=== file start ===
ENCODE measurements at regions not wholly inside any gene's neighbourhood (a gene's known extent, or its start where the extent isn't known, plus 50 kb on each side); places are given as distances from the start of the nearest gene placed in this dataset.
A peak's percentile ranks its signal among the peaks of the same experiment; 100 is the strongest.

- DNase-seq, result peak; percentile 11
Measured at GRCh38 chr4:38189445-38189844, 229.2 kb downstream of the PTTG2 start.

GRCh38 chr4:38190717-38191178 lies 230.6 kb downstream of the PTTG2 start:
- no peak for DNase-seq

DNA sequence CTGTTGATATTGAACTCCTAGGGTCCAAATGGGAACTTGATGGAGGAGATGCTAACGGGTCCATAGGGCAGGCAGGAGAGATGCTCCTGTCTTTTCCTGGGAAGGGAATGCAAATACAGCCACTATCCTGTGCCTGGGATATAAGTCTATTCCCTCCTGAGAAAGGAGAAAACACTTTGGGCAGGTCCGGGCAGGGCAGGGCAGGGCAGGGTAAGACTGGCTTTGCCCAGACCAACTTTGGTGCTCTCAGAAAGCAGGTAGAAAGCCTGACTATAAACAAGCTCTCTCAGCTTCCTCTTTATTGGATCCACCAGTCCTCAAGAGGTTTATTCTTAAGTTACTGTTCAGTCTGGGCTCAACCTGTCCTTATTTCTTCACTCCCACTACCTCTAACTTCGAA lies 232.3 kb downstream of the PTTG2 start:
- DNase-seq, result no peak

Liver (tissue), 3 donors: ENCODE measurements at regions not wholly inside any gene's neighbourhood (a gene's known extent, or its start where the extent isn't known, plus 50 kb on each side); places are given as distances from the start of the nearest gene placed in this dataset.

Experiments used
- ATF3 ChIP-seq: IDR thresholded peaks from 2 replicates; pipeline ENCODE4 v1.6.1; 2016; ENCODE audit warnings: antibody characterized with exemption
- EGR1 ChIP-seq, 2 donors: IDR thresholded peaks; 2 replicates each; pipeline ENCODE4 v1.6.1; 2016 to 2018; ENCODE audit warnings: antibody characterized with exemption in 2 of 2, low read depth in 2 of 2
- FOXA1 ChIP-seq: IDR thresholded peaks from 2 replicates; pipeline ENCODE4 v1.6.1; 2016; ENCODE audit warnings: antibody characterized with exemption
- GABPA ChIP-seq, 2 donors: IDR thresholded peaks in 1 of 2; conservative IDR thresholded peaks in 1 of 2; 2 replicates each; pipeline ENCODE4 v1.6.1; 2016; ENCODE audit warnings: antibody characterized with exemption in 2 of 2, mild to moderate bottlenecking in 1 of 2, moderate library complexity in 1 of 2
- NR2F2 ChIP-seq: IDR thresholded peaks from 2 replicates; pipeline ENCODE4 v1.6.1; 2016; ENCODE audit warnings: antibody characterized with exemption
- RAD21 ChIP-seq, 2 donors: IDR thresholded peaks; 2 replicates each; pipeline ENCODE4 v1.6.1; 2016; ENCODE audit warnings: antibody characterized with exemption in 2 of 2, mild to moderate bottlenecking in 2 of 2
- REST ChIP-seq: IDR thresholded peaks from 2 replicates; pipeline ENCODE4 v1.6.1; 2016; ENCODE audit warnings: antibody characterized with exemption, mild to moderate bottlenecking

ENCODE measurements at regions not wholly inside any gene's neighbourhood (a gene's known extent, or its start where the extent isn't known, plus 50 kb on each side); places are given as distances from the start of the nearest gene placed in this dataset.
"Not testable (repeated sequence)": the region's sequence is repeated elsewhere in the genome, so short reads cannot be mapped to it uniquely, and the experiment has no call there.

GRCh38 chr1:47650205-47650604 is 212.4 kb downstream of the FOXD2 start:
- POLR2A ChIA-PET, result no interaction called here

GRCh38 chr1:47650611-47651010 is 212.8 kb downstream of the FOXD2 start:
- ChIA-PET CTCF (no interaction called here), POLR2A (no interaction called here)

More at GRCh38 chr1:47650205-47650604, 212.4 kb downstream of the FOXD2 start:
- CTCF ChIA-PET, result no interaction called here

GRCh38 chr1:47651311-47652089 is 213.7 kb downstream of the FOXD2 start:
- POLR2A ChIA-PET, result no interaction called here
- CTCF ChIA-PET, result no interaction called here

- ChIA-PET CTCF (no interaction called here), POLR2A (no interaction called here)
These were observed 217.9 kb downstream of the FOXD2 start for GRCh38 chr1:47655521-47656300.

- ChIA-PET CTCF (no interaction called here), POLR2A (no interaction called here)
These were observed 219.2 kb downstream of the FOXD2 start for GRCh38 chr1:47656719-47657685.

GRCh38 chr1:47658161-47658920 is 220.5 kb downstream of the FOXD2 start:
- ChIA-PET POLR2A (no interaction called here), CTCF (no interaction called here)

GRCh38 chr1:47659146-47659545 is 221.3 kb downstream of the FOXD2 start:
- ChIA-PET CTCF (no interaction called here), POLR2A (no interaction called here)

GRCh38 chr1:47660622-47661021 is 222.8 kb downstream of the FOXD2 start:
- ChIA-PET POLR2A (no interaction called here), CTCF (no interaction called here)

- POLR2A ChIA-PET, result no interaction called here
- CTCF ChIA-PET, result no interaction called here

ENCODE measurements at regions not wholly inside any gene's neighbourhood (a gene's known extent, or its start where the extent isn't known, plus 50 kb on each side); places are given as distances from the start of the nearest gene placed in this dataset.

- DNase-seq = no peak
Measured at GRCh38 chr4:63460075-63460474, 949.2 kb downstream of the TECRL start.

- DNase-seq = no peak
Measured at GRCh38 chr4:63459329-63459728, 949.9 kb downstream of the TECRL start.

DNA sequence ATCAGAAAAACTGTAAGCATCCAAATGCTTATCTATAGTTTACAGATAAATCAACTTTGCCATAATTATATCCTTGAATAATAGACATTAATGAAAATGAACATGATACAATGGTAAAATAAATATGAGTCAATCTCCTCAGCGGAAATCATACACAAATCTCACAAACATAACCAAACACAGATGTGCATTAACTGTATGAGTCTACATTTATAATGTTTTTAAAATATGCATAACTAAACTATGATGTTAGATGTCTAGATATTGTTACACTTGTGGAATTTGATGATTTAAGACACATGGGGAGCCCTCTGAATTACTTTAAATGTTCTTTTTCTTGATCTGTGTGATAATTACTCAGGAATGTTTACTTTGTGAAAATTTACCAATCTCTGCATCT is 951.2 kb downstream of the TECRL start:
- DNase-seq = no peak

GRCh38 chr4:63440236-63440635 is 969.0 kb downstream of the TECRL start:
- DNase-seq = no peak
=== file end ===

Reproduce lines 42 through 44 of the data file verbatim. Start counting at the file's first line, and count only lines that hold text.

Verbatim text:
- DNase-seq = no peak
Measured at GRCh38 chr4:63460075-63460474, 949.2 kb downstream of the TECRL start.

- DNase-seq = no peak